While announcing a vehicle electrification project, Chrysler announced today a partnership to study the use of lightweight alloys.

Chrysler Group LLC said it has signed on to a three-year, $3.9 million project supported by the Canadian government to explore ways to leverage the weight-saving properties of aluminum and magnesium alloys for vehicle production.

Chrysler Group is one of four industrial partners making in-kind contributions totaling $1.4 million. The Natural Sciences and Engineering Research Council of Canada (NSERC), the lead agency within Automotive Partnership Canada (APC), an initiative that supports industry research at Canadian universities and government laboratories, will invest $2 million.

Chrysler explained the remaining funds will come from CANMET, an agency of Natural Resources Canada that works with the energy industry, academia and environmental stakeholders on clean energy research and advanced technology development.
“There is no silver bullet to improve vehicle fuel economy, so Chrysler Group is actively exploring every technology that shows promise,” said Tony Mancina, Head of Chrysler Group’s Automotive Research Development Centre. “Proliferating the use of strong, lightweight materials such as aluminum and magnesium is among the most promising avenues to reduce the energy demand on vehicle powertrains. Reductions in energy demand are key contributors to improved fuel economy.”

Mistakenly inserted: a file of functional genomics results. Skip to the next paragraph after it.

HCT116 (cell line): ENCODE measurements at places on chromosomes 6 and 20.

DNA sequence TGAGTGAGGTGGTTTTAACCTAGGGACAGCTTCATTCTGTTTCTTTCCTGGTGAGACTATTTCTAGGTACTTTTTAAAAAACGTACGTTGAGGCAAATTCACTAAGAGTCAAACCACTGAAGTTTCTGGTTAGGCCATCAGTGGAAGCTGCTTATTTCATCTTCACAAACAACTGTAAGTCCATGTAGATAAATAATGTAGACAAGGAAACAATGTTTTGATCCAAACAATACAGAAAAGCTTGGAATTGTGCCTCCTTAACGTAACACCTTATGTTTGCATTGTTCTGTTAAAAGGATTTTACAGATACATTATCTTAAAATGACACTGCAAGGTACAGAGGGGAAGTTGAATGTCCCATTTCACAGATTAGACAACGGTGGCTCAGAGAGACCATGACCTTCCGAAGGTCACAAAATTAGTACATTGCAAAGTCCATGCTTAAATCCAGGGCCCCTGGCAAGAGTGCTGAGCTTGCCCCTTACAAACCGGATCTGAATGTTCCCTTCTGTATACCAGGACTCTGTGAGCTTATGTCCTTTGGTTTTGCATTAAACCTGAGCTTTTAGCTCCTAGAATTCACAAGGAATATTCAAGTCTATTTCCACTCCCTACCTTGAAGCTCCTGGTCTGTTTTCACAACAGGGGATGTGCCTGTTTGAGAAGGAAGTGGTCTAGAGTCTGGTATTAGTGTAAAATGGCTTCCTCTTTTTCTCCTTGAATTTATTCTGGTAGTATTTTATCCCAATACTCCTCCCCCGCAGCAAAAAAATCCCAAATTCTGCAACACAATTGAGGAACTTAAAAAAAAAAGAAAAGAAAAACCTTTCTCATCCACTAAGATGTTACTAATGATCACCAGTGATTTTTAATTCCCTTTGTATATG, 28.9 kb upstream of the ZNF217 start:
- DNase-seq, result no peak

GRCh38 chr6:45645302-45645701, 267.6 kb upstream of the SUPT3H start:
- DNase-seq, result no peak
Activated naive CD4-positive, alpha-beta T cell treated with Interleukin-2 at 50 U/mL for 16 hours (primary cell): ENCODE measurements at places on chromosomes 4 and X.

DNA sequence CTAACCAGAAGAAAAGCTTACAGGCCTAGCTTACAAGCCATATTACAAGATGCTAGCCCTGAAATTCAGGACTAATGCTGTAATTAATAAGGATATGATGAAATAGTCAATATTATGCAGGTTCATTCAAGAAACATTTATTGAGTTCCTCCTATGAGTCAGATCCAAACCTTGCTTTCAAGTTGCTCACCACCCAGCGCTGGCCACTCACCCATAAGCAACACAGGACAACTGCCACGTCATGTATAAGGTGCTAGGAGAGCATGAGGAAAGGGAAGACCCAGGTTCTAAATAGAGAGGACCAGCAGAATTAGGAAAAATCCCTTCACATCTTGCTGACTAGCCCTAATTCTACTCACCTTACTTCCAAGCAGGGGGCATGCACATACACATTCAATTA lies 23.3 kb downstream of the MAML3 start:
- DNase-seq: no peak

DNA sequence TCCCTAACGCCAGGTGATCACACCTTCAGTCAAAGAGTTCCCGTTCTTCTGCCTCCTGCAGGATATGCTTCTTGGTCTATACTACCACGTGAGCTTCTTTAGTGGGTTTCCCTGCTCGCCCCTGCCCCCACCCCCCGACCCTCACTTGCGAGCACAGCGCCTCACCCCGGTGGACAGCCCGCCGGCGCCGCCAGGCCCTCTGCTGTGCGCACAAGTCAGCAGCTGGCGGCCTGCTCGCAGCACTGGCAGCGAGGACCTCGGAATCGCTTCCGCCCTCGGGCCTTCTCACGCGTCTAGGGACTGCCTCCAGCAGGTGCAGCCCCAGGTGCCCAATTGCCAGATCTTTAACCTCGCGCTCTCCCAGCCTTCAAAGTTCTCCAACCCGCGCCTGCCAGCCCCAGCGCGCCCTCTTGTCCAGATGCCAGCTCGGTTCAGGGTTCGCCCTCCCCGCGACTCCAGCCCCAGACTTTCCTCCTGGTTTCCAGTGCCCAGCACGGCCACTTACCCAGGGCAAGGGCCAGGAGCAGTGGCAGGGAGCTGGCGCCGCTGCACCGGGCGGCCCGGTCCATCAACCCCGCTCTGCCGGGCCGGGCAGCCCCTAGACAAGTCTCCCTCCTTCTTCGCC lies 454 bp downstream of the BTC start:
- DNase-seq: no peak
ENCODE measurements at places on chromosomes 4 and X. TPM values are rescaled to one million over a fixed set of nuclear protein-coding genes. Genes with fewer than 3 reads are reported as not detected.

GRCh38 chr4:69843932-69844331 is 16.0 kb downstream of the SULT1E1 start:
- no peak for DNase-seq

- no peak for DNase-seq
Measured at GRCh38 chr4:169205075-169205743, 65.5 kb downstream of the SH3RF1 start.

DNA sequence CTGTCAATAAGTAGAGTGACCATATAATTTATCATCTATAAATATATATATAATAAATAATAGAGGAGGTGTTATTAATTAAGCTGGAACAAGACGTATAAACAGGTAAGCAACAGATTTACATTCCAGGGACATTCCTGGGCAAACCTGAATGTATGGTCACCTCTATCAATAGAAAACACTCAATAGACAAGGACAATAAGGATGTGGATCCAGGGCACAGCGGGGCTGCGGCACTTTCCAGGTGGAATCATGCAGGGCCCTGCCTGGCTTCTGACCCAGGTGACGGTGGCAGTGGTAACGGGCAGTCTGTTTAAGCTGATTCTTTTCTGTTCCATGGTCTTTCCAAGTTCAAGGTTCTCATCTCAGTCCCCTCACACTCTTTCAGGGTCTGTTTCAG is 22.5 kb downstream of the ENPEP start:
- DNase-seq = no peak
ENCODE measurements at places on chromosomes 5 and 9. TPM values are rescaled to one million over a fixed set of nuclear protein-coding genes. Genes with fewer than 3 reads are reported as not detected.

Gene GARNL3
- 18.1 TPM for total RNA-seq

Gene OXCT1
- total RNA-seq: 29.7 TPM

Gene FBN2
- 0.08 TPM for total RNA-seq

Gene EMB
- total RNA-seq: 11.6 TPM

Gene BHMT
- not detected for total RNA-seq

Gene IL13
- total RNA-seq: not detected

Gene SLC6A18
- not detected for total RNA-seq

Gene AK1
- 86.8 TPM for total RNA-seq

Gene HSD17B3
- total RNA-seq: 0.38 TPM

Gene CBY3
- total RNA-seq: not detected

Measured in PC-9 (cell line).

Work will be centered at McMaster University, whose researchers will co-ordinate activities with support from Ryerson University in Toronto and the University of Trento, in northwestern Italy.

Chrysler said the partnership also will benefit from access to Fiat Group’s Italy-based research and development arm, Centro Ricerche Fiat S.C.p.A.

The partnership is said to explore ways to improve the strength and corrosion resistance of aluminum and magnesium. Importantly, researchers will seek to align such improvements with existing casting methods, so the enhanced alloys can be integrated more readily with the vehicle production process, and with less added cost.

Chrysler Group currently uses both aluminum and magnesium in its vehicles; every Ram 1500 full-size pickup, the company’s top-selling vehicle, features an aluminum hood; while the SRT Viper supercar boasts a structural dashboard component that is the largest single piece of magnesium found in any production vehicle, anywhere in the world.